# Elementary Algebra

Macmillan and Company, 1895 - Algebra - 478 pages

### Contents

 CHAPTER 1 Negative Quantities Addition of Like Terms 9 IV 19 Division 34 VII 42 Simple Equations 51 Resolution into Factors 63 XII 77
 Indeterminate Equations of the First Degree 213 Elementary Surds 229 Imaginary Quantities 249 CHAPTER PAGE 254 Ratio 266 Permutations and Combinations 300 Probability Chance 310 Logarithms 325

 Lowest Common Multiple 86 Fractions 95 Addition and Subtraction 102 Rules for Change of Sign 109 Fractional and Literal Equations 126 XXI 152 XXIII 160 Problems 174 Inequalities 180 Equations in Quadratic Form 193 Problems 207
 Interest and Annuities 342 Continued Fractions 369 CHAPTER PAGE 371 Summation of Series 381 Piles of Shot and Shells 390 Exponential and Logarithmic Series 398 Sturms Theorem and Method 441 Solution of Higher Numerical Equations 447 Miscellaneous Examples 456 Copyright

### Popular passages

Page 331 - The logarithm of a product is equal to the sum of the logarithms of its factors.
Page 256 - In a quadratic equation wJiere the coefficient of the first term is unity, (i) the sum of the roots is equal to the coefficient of x with its sign changed ; (ii) the product of the roots is equal to the third term.
Page 168 - Thus the 4th root (2x2) = the square root of the square root ; the sixth root (3x2) = the cube root of the square root, or the square root of the cube root.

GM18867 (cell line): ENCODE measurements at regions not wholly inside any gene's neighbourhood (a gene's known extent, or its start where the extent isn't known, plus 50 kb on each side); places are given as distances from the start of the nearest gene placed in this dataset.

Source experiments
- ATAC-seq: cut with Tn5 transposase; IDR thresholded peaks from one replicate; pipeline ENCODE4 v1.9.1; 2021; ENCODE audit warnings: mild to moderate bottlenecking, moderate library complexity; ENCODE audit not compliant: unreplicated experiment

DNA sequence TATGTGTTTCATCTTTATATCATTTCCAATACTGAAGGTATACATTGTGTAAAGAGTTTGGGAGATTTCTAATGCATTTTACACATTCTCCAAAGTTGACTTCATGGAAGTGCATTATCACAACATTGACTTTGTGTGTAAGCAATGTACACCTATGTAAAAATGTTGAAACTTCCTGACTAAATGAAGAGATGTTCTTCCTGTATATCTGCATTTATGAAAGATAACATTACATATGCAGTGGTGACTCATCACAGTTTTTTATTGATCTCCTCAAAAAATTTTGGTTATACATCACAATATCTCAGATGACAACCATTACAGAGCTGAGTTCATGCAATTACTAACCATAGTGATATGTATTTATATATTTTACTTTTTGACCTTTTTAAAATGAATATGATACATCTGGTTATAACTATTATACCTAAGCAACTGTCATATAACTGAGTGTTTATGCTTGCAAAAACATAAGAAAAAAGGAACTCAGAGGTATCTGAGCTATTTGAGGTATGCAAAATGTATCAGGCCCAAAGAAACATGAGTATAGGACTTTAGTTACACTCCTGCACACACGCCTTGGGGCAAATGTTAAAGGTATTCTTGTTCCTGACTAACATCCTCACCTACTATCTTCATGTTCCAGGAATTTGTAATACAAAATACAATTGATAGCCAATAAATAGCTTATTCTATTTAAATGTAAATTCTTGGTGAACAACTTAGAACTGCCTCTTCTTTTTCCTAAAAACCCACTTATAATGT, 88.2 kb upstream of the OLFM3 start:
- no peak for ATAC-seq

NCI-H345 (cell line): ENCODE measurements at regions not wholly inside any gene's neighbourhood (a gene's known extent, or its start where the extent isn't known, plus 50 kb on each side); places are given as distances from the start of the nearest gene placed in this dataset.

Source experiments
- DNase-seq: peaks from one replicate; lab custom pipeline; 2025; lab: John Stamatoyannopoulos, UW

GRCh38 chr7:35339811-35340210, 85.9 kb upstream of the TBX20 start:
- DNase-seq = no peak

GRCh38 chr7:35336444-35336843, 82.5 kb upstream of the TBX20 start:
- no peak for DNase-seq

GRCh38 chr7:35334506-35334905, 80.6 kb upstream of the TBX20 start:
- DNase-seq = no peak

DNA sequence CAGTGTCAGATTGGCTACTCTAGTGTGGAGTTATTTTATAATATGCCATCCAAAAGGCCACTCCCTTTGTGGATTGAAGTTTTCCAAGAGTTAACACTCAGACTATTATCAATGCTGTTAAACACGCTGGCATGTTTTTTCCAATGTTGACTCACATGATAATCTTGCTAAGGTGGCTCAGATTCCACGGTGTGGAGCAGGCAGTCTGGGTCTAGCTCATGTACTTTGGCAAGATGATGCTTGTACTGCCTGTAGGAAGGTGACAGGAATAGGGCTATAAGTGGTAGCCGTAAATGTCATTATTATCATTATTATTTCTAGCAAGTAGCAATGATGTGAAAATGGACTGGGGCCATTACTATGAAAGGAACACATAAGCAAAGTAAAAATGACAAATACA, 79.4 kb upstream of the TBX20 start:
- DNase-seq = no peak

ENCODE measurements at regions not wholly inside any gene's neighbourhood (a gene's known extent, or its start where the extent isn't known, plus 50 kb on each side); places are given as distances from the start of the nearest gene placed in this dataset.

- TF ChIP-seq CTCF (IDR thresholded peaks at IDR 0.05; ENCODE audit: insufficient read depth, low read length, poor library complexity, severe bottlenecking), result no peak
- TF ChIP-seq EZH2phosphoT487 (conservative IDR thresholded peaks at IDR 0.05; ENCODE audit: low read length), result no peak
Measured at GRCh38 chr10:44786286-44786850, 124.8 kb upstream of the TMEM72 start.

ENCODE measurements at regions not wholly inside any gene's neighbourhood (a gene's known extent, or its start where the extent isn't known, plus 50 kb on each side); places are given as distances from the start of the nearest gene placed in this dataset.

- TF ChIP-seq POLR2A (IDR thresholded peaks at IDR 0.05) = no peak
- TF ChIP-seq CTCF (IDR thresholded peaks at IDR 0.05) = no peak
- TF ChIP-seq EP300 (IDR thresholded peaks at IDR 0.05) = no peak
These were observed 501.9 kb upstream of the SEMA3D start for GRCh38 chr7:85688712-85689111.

Page 178 - A basket of oranges is emptied by one person taking half of them and one more, a second person taking half of the remainder and one more, and a third person taking half of the remainder and six more. How many did the basket contain at first ? 17.
Page 179 - Two vessels contain mixtures of wine and water ; in one there is three times as much wine as water, in the other five times as much water as wine. Find how much must be drawn off from each to fill a third vessel which holds seven gallons, in order that its contents may be half wine and half water.
Page 280 - The pressure of wind on a plane surface varies jointly as the area of the surface, and the square of the wind's velocity. The pressure on a square foot is 1...
Page 213 - Art. 167 we saw that if the number of unknown quantities is greater than the number of independent equations, there will be an unlimited number of solutions, and the equations will be indeterminate. By introducing conditions, however, we can limit the number of solutions. When positive integral values of the unknown quantities are required, the equations are called simple indeterminate equations. The introduction of this restriction enables us to express the solutions in a very simple form. Ex. 1....